Lawmakers directed to use underground tunnels during electoral college certification amid fears of violence

House sergeant-at-arms urges officials to arrive early and make use of security checkpoints during an unpredictable day

Mike Pence heckled at Georgia rally to challenge election result on 6 January

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Security officials have warned lawmakers to use underground tunnels while convening to certify the election of President-elect Joe Biden, amid a rise in tensions sparked by President Donald Trump’s failure to concede in the race.

The instructions, sent by the House sergeant-at-arms on Monday, predicted “demonstration activity and street closures” when lawmakers convene this week to certify the 2020 presidential election.

Mr Trump has continued to promote outright falsities and conspiracy theories about his electoral defeat despite evidence showing the vote was conducted free of fraud. In fact, the Justice Department and Department of Homeland Security both released statements refuting the president’s claims and effectively describing the election as the most secure in US history.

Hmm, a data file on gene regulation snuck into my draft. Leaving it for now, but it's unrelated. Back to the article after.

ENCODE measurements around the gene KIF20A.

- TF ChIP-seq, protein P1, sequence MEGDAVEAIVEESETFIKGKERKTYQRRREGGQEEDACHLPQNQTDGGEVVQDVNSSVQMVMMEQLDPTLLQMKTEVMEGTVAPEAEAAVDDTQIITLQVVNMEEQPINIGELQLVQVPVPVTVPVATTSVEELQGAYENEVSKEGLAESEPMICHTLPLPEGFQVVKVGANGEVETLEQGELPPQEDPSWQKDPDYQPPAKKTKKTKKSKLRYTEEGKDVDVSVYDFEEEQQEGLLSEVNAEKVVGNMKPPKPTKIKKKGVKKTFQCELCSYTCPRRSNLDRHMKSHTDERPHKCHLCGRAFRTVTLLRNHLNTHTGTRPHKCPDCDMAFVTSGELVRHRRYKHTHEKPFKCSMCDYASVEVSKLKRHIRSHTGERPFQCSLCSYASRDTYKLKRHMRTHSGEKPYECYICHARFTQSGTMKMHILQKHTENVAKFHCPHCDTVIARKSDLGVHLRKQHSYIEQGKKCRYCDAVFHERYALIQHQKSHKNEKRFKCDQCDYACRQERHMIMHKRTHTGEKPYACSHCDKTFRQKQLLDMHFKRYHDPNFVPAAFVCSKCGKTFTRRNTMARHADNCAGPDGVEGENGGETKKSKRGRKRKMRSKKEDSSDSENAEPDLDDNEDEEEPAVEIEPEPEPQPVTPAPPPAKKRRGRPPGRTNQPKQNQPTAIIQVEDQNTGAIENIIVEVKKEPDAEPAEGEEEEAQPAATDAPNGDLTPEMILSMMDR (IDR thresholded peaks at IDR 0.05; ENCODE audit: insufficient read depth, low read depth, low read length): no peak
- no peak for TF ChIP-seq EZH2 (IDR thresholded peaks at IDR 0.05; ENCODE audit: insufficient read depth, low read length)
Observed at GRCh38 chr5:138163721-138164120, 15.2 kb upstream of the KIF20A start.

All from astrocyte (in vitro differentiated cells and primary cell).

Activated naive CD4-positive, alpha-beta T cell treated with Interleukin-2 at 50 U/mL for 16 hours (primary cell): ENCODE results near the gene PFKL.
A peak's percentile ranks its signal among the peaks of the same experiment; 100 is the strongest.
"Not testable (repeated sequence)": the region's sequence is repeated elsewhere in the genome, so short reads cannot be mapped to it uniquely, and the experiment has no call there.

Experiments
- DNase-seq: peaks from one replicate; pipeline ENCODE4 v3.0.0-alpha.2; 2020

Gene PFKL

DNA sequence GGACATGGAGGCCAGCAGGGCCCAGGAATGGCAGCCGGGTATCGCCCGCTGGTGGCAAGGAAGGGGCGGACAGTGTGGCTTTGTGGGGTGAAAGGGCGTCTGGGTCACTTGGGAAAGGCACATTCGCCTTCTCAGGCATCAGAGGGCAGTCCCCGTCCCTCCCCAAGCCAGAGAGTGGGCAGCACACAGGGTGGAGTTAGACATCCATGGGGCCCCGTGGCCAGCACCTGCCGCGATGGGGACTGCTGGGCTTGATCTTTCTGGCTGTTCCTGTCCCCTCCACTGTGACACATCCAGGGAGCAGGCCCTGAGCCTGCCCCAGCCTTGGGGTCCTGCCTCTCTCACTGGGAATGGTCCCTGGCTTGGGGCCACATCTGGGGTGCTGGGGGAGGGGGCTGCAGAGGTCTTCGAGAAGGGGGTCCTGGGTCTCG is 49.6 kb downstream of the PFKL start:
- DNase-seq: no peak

And yet the president and his allies on Capitol Hill have continued their undemocratic efforts to overturn the results, with several Republican representatives and senators joining together to announce their plans to contest the certification on Wednesday.

Their efforts won’t prevent Mr Biden from becoming the next president of the United States, though they will almost certainly cause an hours-long spectacle on the Senate floor – something Senate Majority Leader Mitch McConnell had hoped to prevent, urging his Republican colleagues on a conference call during the weekend to abstain from contesting the election.

Meanwhile, protests were planned near Capitol Hill and reports of potential violence followed the arrest of the leader of a far-right group known as the Proud Boys.

Enrique Tarrio, the 36-year-old head of the neo-fascist organisation known for sparking violence at political events, was arrested shortly before the certification of the election and charged with destruction of property over a December incident.

Mr Tarrio “was found to be in possession of two high-capacity firearm magazines” at the time of his arrest, police spokesperson Sean Hickman said in a statement to the Washington Post.

As the newspaper reported, his arrest could be connected to law enforcement efforts to thwart potential violence during the election certification.

While it’s not uncommon for lawmakers to access the underground tunnel system to attend votes and committee hearings, the warnings form the House sergeant-at-arms reflected the increasing controversy surrounding the typically mundane procedural event.

Lawmakers also received contact information to use in the event of an emergency and were encouraged to use security access points while arriving early for the certification on Wednesday.

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